Recent Springer Nature hack day

What was achieved and what we learned at our research data hack day

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More than 40 researchers, software developers and publishing professionals collaborated at the latest Springer Nature hack day to create and design tools to help researchers:

  • find data and software that support publications
  • help identify the best data repositories
  • understand trends in global knowledge transfer

Of nine teams that formed during the day, four put themselves forward to be the winning project. The winning team created a working demonstration of a browser plug-in - “D’oi” - that alerts readers of a journal article if datasets cited in the article have been updated. In keeping with the themes of the day, this kind of tool aims to promote reproducibility and increase the visibility and reuse of datasets. We already have tools, such as Altmetric and CrossMark, that tell us about updates to, and activity around, journal articles so, if we’re to treat data as first-class objects in scholarly communication, we should have equivalent systems for data.

To produce a functional prototype for D’oi the team focused on two articles published in Scientific Data that have supporting datasets in the repository Figshare. While dataset updates only occur in a fraction of published datasets, to create the plug-in the team first needed to programmatically identify the existence of data links/citations in an article, and enable a particular repository to be identified - both criteria for linking scholarly articles to their supporting datasets.

“D’oi” browser plug-in, in operation on a Scientific Data articledisplays clickable links to an article's datasets and indicates (in orange) when datasets have been updated.

The Springer Nature SciGraph was hacked by the second place team - which included programmers from the Knowledge Media Institute (KMI), who are interested in the flow of knowledge across continents. This team focused on the metadata of publications in conference proceedings and created dashboards visualising these metadata. With more time they anticipate being able to identify predatory publishers with their project, Venue-centric trends, and explore other more complex questions. Read KMI’s blog about the day here and access their code here.

Representatives of DataCite, University of Oxford and Springer Nature addressed a problem that many researchers face - not knowing where to deposit their data. Their “ideas hack” defined the requirements and features for a data repository selection tool. Follow-up meetings are already scheduled with team members and other collaborators, such as, to continue developing this concept.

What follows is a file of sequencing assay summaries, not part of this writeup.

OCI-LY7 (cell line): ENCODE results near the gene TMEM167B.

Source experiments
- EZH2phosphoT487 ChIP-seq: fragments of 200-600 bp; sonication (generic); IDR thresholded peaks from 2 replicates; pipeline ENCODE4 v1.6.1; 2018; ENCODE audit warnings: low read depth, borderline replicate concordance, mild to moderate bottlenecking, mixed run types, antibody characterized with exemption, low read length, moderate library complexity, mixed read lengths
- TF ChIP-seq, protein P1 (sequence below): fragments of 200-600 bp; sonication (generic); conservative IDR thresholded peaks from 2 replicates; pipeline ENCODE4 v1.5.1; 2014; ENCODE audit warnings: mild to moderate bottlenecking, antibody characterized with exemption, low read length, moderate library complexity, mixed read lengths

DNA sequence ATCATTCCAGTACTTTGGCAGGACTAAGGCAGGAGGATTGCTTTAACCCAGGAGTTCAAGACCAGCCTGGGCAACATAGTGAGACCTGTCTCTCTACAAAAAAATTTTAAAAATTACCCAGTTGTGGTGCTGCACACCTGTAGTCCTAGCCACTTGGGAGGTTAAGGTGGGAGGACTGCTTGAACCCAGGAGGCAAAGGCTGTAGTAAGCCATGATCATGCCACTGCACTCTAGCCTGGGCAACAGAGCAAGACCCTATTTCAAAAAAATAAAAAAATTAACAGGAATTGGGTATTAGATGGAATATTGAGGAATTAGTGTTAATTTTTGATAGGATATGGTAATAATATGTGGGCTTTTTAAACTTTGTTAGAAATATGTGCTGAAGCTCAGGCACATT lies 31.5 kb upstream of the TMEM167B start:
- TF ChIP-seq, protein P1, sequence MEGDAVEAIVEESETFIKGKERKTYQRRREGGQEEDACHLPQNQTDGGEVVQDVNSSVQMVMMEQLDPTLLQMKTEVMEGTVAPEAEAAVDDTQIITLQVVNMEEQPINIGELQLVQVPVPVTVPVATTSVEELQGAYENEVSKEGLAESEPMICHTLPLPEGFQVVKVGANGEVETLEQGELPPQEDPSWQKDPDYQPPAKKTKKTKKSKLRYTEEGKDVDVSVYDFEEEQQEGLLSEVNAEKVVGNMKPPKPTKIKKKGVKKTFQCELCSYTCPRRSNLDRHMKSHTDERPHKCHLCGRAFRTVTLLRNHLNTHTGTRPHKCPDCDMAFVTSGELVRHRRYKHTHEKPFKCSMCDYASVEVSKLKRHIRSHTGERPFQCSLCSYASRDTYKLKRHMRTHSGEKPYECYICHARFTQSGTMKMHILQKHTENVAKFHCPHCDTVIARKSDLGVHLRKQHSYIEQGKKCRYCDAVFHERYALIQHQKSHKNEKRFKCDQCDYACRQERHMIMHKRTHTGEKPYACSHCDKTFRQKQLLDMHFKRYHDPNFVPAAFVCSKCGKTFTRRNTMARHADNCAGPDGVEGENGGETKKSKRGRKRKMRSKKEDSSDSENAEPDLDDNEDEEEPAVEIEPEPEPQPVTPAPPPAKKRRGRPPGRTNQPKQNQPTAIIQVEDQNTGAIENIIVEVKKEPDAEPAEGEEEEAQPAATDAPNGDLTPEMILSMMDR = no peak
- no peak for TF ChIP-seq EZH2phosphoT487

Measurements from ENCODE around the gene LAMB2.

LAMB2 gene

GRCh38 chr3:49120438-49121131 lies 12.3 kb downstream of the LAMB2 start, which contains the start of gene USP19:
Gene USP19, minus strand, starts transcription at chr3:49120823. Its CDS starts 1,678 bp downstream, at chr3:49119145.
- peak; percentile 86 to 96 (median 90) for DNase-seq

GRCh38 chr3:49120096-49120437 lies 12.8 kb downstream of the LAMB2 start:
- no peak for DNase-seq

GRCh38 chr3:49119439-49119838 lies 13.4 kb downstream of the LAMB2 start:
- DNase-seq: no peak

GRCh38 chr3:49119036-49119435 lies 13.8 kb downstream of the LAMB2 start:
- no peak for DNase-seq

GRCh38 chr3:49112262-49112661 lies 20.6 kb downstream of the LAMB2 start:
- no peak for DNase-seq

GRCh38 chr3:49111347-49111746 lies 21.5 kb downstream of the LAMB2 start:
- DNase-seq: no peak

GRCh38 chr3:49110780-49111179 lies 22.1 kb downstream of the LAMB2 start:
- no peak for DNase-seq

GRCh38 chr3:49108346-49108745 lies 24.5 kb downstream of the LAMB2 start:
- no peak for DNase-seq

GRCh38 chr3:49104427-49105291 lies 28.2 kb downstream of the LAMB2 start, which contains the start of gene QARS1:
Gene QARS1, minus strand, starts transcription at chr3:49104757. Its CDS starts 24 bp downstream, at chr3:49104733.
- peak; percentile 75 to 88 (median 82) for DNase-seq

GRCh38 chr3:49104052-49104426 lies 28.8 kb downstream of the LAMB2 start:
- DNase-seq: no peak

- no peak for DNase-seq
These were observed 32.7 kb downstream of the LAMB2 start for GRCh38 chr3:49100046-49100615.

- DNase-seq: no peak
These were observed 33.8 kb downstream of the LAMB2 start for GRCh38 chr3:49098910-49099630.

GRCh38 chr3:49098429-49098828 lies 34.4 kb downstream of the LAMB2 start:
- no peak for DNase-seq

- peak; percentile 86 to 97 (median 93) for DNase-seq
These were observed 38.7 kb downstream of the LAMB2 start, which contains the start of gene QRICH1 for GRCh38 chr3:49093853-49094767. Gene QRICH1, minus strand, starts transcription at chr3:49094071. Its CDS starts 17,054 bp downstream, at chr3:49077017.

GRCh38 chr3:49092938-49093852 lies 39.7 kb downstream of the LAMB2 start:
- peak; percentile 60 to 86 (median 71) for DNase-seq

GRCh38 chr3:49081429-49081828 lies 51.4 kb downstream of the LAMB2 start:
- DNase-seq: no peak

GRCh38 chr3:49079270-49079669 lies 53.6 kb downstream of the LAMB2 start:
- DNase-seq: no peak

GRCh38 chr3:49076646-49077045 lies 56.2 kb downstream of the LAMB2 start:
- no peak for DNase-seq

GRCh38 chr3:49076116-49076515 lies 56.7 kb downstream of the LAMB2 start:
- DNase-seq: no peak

Scientists from the Alan Turing Institute used the Springerlink fulltext API - made available without a subscription for the event - and discovered software citation in Springerlink content has grown substantially in the last five years. They charted references in full text to github (the most popular code repository used by many researchers) in Springerlink content.

Graph showing mentions of github in articles published on Springerlink

We also documented other ideas we didn’t have time to work on, and heard presentations from attendees who explored ideas and hacks that were less fruitful - highlighting the importance of sharing “failures” (or negative/null results) as much as successes.

In line with our code of conduct for the day, outputs from the day’s projects are publicly available (follow links above), which should stimulate further discussion and collaboration around these ideas, and the themes of the event.

One of our goals was to create an open and collaborative environment which, according to our attendee survey, was achieved; with everyone who completed our post-event survey (response rate 50%) saying they would recommend the event to a colleague. We also learned where we can do better in future events. For example, we may be able to enable creation of more complete project outputs by narrowing the scope of the event and focusing on fewer content and data sources. We’re already gathering ideas for future event themes, with text and data mining, natural language processing, and discipline specific research problems all being considered.

Big thanks go to all the attendees for making the event so productive, and at Springer Nature we’re looking forward to exploring the day’s hacks further - openly, with the community.

Related links

Iain Hrynaszkiewicz

Publisher, Open Research, PLOS

Iain Hrynaszkiewicz is Publisher, Open Research at Public Library of Science (PLOS), where he leads the conceptualisation and development of new products and services that add value to the PLOS portfolio by supporting and enabling open science. Iain was previously Head of Data Publishing at Springer Nature where he developed and implemented research data policies and services, and was publisher of Nature Research Group’s Scientific Data journal. He has also been Outreach Director at Faculty of 1000 (F1000), and spent seven years at the first commercial open access publisher BioMed Central (BMC) in a variety of editorial, publishing and product/policy development roles. Iain is part of several research/publishing community projects related to data sharing and reproducible research. He founded and is co-chair of an Interest Group in the Research Data Alliance (RDA) that is setting standards for journal research data policy globally, and founder of the annual early-career researcher conference, Better Science through Better Data. He has published numerous papers related to data sharing, open access, and the role of publishers in reproducible research - one of which has been cited nearly 200 times.